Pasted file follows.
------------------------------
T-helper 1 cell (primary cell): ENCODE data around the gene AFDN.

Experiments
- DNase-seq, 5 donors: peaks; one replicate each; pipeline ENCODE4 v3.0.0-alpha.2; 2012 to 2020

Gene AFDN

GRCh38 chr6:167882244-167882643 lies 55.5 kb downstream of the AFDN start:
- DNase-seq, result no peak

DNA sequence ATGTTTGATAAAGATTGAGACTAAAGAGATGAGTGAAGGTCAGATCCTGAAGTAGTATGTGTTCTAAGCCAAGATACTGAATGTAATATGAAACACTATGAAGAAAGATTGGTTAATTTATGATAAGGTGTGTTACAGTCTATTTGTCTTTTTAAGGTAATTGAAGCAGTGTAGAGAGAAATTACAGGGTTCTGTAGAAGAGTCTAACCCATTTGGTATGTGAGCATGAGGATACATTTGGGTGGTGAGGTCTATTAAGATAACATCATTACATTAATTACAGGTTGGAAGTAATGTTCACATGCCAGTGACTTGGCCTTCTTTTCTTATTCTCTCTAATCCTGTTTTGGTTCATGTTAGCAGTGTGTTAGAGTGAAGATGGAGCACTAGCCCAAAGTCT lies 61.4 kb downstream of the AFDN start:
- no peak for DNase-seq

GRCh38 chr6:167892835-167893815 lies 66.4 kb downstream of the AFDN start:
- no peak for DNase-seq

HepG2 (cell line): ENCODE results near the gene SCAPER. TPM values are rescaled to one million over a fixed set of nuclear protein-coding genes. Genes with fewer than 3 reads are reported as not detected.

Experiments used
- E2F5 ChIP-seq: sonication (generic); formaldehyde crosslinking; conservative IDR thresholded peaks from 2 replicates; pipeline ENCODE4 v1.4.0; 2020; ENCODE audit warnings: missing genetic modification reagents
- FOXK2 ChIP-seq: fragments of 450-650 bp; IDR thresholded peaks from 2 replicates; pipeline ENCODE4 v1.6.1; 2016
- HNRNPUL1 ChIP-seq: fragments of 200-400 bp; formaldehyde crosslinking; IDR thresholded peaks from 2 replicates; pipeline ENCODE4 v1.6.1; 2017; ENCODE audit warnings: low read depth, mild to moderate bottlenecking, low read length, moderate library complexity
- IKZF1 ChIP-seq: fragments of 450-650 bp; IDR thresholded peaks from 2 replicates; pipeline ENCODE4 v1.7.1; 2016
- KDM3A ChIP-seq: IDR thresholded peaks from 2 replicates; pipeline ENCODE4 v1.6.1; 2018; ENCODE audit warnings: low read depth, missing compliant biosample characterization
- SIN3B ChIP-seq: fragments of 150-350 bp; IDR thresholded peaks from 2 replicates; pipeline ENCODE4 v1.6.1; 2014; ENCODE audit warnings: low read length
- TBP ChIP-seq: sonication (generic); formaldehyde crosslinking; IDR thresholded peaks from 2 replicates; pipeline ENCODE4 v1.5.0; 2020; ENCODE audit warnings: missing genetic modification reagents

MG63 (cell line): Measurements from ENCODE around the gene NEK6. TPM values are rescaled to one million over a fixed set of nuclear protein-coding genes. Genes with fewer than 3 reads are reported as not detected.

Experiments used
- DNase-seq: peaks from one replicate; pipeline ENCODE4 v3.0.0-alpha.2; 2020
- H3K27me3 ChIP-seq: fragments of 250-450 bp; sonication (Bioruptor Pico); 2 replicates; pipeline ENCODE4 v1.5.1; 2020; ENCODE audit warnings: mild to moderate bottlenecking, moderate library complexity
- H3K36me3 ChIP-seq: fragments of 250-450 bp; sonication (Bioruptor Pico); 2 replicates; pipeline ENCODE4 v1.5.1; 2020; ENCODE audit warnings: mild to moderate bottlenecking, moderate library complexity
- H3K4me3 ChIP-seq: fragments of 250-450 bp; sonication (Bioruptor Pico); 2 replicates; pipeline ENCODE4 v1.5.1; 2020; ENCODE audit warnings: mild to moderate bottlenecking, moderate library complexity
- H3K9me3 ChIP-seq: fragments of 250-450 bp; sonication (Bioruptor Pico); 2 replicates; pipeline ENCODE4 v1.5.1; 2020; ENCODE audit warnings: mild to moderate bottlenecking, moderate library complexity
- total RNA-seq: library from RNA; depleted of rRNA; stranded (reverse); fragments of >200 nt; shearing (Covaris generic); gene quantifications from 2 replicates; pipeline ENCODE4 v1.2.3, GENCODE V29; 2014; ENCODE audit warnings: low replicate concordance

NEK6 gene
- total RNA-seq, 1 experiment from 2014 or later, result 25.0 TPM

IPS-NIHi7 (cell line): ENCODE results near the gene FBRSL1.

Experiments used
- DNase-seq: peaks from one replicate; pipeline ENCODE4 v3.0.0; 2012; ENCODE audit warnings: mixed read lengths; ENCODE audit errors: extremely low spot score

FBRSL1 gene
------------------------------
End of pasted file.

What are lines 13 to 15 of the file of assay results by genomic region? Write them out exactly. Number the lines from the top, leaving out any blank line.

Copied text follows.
- E2F5 ChIP-seq: sonication (generic); formaldehyde crosslinking; conservative IDR thresholded peaks from 2 replicates; pipeline ENCODE4 v1.4.0; 2020; ENCODE audit warnings: missing genetic modification reagents
- FOXK2 ChIP-seq: fragments of 450-650 bp; IDR thresholded peaks from 2 replicates; pipeline ENCODE4 v1.6.1; 2016
- HNRNPUL1 ChIP-seq: fragments of 200-400 bp; formaldehyde crosslinking; IDR thresholded peaks from 2 replicates; pipeline ENCODE4 v1.6.1; 2017; ENCODE audit warnings: low read depth, mild to moderate bottlenecking, low read length, moderate library complexity